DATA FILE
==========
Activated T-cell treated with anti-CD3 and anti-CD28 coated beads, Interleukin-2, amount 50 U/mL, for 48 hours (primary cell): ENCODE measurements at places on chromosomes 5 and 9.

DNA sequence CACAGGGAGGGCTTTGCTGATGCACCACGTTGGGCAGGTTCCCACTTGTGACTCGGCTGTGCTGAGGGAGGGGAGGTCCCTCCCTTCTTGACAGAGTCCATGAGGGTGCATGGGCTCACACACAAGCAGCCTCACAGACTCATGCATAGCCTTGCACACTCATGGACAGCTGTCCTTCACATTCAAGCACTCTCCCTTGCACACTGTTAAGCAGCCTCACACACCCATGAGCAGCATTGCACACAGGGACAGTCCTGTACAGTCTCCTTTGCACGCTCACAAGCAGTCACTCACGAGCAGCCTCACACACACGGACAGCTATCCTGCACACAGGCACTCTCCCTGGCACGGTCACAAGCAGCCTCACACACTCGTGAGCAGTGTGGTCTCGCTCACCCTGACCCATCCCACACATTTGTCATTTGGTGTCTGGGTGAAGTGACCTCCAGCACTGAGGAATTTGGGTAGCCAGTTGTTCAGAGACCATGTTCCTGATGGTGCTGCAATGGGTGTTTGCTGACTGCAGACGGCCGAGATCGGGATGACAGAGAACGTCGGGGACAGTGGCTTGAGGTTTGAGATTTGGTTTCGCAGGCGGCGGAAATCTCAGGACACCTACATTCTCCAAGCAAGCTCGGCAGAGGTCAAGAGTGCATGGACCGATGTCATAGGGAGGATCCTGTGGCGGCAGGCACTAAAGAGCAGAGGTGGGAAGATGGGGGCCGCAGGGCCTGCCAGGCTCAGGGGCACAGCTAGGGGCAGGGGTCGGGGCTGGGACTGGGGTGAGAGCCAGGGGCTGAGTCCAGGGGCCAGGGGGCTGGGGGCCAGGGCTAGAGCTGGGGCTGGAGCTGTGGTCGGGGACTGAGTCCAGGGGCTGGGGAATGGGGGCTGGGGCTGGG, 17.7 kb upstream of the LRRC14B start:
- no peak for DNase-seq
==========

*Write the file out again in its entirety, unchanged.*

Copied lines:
Activated T-cell treated with anti-CD3 and anti-CD28 coated beads, Interleukin-2, amount 50 U/mL, for 48 hours (primary cell): ENCODE measurements at places on chromosomes 5 and 9.

DNA sequence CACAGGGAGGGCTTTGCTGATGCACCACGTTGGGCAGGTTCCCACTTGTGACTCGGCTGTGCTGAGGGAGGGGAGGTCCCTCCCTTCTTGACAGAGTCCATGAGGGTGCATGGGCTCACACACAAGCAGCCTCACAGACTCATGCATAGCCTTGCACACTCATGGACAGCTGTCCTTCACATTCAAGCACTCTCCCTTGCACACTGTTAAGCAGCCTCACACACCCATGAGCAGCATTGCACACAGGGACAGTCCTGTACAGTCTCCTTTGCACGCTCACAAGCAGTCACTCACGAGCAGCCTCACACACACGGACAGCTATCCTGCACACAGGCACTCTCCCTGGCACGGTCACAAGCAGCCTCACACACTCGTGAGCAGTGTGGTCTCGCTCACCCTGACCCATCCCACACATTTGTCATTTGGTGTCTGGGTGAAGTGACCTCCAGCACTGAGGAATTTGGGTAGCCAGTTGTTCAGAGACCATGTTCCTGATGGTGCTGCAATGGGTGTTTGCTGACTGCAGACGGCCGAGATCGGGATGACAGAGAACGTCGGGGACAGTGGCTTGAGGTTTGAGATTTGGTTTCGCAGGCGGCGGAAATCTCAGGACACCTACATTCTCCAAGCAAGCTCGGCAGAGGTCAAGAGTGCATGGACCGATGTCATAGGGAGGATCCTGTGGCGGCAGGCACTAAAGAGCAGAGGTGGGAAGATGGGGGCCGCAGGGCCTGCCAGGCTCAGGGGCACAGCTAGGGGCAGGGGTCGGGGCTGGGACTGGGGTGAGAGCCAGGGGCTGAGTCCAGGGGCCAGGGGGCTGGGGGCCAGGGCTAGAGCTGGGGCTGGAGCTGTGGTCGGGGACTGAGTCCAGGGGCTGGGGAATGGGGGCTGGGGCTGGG, 17.7 kb upstream of the LRRC14B start:
- no peak for DNase-seq